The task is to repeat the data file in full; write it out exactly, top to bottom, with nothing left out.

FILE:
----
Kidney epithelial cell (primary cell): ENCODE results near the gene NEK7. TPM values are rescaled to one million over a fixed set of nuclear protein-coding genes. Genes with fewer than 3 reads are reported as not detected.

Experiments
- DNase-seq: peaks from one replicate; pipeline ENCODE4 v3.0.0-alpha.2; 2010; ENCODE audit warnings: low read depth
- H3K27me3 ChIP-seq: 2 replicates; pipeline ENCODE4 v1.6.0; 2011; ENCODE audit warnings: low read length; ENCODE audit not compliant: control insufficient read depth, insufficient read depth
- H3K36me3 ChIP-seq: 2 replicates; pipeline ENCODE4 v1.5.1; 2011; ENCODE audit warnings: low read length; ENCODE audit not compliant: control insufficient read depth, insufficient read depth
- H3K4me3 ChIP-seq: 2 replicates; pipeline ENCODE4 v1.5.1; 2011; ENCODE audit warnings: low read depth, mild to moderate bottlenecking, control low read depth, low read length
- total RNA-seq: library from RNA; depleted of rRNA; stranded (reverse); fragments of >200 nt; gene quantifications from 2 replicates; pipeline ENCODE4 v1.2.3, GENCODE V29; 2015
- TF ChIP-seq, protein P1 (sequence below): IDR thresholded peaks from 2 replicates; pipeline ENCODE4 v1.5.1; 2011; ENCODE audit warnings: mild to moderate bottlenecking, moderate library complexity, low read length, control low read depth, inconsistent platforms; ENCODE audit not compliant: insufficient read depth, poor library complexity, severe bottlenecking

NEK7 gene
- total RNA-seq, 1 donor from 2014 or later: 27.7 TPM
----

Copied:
Kidney epithelial cell (primary cell): ENCODE results near the gene NEK7. TPM values are rescaled to one million over a fixed set of nuclear protein-coding genes. Genes with fewer than 3 reads are reported as not detected.

Experiments
- DNase-seq: peaks from one replicate; pipeline ENCODE4 v3.0.0-alpha.2; 2010; ENCODE audit warnings: low read depth
- H3K27me3 ChIP-seq: 2 replicates; pipeline ENCODE4 v1.6.0; 2011; ENCODE audit warnings: low read length; ENCODE audit not compliant: control insufficient read depth, insufficient read depth
- H3K36me3 ChIP-seq: 2 replicates; pipeline ENCODE4 v1.5.1; 2011; ENCODE audit warnings: low read length; ENCODE audit not compliant: control insufficient read depth, insufficient read depth
- H3K4me3 ChIP-seq: 2 replicates; pipeline ENCODE4 v1.5.1; 2011; ENCODE audit warnings: low read depth, mild to moderate bottlenecking, control low read depth, low read length
- total RNA-seq: library from RNA; depleted of rRNA; stranded (reverse); fragments of >200 nt; gene quantifications from 2 replicates; pipeline ENCODE4 v1.2.3, GENCODE V29; 2015
- TF ChIP-seq, protein P1 (sequence below): IDR thresholded peaks from 2 replicates; pipeline ENCODE4 v1.5.1; 2011; ENCODE audit warnings: mild to moderate bottlenecking, moderate library complexity, low read length, control low read depth, inconsistent platforms; ENCODE audit not compliant: insufficient read depth, poor library complexity, severe bottlenecking

NEK7 gene
- total RNA-seq, 1 donor from 2014 or later: 27.7 TPM